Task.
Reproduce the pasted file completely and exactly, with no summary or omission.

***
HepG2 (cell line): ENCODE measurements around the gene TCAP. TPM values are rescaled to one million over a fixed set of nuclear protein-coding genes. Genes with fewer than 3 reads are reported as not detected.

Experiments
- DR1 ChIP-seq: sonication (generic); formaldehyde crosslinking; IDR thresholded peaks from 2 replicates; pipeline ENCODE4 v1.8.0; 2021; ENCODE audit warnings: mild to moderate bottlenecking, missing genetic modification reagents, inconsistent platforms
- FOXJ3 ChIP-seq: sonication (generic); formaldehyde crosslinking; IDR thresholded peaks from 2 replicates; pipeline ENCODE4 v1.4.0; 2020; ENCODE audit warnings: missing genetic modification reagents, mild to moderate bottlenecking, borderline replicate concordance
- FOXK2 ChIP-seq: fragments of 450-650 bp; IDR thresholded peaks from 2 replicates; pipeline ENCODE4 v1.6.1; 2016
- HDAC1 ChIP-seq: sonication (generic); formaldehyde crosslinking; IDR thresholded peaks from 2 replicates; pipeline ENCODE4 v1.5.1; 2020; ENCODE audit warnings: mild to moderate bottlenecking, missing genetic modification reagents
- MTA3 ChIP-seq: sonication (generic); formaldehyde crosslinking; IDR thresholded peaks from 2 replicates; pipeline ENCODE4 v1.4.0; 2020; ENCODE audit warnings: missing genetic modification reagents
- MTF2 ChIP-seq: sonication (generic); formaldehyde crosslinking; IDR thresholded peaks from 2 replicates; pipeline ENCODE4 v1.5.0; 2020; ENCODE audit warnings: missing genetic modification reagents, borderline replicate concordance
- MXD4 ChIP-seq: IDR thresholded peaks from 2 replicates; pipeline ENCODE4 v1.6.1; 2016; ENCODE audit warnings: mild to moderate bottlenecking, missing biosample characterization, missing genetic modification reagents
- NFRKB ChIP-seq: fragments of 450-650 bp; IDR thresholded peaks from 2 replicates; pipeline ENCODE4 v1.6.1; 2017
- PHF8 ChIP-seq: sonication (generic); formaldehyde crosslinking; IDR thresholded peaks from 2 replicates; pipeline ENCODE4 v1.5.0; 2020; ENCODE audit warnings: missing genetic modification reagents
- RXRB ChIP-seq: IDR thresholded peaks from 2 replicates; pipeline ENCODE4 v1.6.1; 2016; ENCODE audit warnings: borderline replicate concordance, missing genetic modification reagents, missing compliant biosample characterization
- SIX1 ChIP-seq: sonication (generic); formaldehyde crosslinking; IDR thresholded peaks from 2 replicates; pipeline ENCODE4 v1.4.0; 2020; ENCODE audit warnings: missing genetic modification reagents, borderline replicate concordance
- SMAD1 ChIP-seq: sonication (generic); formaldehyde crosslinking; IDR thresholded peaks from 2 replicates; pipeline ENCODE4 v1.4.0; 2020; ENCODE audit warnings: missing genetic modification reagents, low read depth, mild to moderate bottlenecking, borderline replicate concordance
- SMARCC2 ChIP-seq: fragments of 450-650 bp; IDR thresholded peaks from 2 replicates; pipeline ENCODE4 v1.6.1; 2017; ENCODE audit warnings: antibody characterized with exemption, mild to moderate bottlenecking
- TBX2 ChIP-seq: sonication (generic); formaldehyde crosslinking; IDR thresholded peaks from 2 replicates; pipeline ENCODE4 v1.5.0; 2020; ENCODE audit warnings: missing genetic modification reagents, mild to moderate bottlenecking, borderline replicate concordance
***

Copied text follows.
HepG2 (cell line): ENCODE measurements around the gene TCAP. TPM values are rescaled to one million over a fixed set of nuclear protein-coding genes. Genes with fewer than 3 reads are reported as not detected.

Experiments
- DR1 ChIP-seq: sonication (generic); formaldehyde crosslinking; IDR thresholded peaks from 2 replicates; pipeline ENCODE4 v1.8.0; 2021; ENCODE audit warnings: mild to moderate bottlenecking, missing genetic modification reagents, inconsistent platforms
- FOXJ3 ChIP-seq: sonication (generic); formaldehyde crosslinking; IDR thresholded peaks from 2 replicates; pipeline ENCODE4 v1.4.0; 2020; ENCODE audit warnings: missing genetic modification reagents, mild to moderate bottlenecking, borderline replicate concordance
- FOXK2 ChIP-seq: fragments of 450-650 bp; IDR thresholded peaks from 2 replicates; pipeline ENCODE4 v1.6.1; 2016
- HDAC1 ChIP-seq: sonication (generic); formaldehyde crosslinking; IDR thresholded peaks from 2 replicates; pipeline ENCODE4 v1.5.1; 2020; ENCODE audit warnings: mild to moderate bottlenecking, missing genetic modification reagents
- MTA3 ChIP-seq: sonication (generic); formaldehyde crosslinking; IDR thresholded peaks from 2 replicates; pipeline ENCODE4 v1.4.0; 2020; ENCODE audit warnings: missing genetic modification reagents
- MTF2 ChIP-seq: sonication (generic); formaldehyde crosslinking; IDR thresholded peaks from 2 replicates; pipeline ENCODE4 v1.5.0; 2020; ENCODE audit warnings: missing genetic modification reagents, borderline replicate concordance
- MXD4 ChIP-seq: IDR thresholded peaks from 2 replicates; pipeline ENCODE4 v1.6.1; 2016; ENCODE audit warnings: mild to moderate bottlenecking, missing biosample characterization, missing genetic modification reagents
- NFRKB ChIP-seq: fragments of 450-650 bp; IDR thresholded peaks from 2 replicates; pipeline ENCODE4 v1.6.1; 2017
- PHF8 ChIP-seq: sonication (generic); formaldehyde crosslinking; IDR thresholded peaks from 2 replicates; pipeline ENCODE4 v1.5.0; 2020; ENCODE audit warnings: missing genetic modification reagents
- RXRB ChIP-seq: IDR thresholded peaks from 2 replicates; pipeline ENCODE4 v1.6.1; 2016; ENCODE audit warnings: borderline replicate concordance, missing genetic modification reagents, missing compliant biosample characterization
- SIX1 ChIP-seq: sonication (generic); formaldehyde crosslinking; IDR thresholded peaks from 2 replicates; pipeline ENCODE4 v1.4.0; 2020; ENCODE audit warnings: missing genetic modification reagents, borderline replicate concordance
- SMAD1 ChIP-seq: sonication (generic); formaldehyde crosslinking; IDR thresholded peaks from 2 replicates; pipeline ENCODE4 v1.4.0; 2020; ENCODE audit warnings: missing genetic modification reagents, low read depth, mild to moderate bottlenecking, borderline replicate concordance
- SMARCC2 ChIP-seq: fragments of 450-650 bp; IDR thresholded peaks from 2 replicates; pipeline ENCODE4 v1.6.1; 2017; ENCODE audit warnings: antibody characterized with exemption, mild to moderate bottlenecking
- TBX2 ChIP-seq: sonication (generic); formaldehyde crosslinking; IDR thresholded peaks from 2 replicates; pipeline ENCODE4 v1.5.0; 2020; ENCODE audit warnings: missing genetic modification reagents, mild to moderate bottlenecking, borderline replicate concordance